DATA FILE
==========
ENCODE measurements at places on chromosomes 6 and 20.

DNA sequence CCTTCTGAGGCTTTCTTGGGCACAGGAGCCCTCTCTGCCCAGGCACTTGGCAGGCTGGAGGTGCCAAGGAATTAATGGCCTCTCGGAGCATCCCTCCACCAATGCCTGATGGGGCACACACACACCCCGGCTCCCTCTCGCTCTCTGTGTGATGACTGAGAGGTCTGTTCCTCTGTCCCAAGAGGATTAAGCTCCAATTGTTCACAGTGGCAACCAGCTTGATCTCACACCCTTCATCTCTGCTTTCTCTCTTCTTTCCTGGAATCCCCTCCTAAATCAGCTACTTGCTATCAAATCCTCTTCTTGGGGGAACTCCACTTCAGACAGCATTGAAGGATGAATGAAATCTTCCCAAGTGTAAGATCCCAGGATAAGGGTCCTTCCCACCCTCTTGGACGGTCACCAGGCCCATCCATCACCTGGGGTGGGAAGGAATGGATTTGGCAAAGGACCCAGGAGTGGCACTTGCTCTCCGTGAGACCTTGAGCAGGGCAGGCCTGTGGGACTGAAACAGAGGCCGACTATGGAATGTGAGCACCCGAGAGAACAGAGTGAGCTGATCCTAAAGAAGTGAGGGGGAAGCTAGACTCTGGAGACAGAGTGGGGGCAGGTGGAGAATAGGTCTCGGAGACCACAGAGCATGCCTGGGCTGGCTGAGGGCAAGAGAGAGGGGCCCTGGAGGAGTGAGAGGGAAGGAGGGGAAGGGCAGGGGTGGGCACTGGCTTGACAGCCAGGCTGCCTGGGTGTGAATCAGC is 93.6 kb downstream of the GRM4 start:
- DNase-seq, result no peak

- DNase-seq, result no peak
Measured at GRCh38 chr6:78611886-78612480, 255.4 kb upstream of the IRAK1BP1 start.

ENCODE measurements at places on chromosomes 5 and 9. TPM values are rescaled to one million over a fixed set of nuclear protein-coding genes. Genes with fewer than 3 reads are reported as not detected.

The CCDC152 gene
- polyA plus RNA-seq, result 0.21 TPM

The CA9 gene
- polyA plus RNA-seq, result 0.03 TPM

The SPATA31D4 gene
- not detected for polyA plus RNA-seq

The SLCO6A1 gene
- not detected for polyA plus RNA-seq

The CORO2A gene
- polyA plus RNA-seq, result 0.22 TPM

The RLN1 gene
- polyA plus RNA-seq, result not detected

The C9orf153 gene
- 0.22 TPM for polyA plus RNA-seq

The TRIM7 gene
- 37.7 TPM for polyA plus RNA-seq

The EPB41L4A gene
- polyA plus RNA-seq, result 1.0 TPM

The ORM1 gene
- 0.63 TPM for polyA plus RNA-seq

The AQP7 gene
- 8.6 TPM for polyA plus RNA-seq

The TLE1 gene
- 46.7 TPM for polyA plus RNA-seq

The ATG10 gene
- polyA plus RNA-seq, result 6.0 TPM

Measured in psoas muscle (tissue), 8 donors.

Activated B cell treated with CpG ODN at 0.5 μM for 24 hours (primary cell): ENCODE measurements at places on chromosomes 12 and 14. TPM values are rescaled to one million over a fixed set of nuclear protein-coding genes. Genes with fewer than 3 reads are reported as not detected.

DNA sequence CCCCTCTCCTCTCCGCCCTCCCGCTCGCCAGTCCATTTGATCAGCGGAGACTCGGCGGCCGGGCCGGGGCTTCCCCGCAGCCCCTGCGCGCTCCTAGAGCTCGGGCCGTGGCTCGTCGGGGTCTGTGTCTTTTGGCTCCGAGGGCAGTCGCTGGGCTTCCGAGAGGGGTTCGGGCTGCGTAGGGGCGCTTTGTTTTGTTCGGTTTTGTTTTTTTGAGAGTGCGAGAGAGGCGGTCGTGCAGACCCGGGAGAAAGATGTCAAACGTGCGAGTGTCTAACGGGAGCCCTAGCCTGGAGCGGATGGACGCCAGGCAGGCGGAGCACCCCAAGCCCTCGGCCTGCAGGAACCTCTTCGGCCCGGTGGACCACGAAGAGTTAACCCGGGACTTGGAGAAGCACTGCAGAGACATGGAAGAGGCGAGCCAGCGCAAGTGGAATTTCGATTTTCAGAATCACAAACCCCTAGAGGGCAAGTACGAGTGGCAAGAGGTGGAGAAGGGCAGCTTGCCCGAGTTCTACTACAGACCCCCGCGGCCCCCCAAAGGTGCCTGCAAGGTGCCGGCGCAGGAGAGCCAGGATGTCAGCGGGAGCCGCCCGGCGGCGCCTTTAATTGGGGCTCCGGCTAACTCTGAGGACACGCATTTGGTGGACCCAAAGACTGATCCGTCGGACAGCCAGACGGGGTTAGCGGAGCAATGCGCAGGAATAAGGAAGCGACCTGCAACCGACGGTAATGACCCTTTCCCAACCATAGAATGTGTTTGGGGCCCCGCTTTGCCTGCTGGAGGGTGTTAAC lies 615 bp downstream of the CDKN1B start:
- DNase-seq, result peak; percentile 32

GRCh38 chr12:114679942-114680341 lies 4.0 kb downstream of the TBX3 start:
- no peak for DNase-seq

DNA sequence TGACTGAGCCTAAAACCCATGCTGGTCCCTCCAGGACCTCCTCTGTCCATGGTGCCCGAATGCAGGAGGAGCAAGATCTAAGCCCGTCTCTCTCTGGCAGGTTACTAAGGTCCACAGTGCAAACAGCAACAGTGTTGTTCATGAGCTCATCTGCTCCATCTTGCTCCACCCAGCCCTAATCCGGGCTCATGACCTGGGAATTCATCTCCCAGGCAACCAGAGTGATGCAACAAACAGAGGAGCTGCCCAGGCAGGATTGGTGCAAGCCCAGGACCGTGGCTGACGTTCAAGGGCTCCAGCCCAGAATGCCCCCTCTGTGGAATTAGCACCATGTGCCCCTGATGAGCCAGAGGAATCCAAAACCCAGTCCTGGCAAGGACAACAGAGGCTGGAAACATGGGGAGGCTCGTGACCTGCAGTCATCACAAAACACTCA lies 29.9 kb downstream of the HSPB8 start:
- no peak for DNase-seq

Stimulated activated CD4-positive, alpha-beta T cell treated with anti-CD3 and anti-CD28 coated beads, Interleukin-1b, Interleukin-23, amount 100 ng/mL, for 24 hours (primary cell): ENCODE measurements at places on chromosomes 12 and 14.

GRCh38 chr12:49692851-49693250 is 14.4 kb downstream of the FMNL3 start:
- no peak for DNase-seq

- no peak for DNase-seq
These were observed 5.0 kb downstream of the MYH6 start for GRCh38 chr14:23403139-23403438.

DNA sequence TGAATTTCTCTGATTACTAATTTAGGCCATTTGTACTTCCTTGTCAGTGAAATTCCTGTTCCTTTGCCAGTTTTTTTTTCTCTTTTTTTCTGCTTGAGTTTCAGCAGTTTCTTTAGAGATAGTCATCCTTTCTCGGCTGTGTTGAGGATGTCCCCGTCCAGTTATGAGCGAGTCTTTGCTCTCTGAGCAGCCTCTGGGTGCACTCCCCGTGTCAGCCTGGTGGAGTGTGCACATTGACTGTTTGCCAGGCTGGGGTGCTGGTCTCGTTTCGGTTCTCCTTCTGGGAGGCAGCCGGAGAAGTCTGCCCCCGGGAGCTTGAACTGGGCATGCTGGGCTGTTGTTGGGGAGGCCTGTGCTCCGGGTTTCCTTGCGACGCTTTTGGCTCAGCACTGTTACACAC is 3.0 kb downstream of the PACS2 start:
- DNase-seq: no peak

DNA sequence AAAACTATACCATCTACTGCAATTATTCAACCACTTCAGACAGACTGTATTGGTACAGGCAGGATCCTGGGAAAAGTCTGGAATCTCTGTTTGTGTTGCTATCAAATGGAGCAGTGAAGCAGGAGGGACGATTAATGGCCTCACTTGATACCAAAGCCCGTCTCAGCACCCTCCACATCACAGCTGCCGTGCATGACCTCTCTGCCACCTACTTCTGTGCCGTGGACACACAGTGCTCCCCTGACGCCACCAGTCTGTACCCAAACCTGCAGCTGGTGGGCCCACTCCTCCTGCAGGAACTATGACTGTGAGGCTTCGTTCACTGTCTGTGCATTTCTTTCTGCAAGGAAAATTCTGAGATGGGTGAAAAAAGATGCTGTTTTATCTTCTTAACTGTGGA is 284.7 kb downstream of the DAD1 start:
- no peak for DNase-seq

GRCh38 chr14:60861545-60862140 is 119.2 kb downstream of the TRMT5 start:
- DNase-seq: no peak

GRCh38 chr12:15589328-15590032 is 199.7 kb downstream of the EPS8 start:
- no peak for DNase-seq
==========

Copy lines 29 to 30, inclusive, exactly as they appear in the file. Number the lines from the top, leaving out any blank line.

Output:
The TLE1 gene
- 46.7 TPM for polyA plus RNA-seq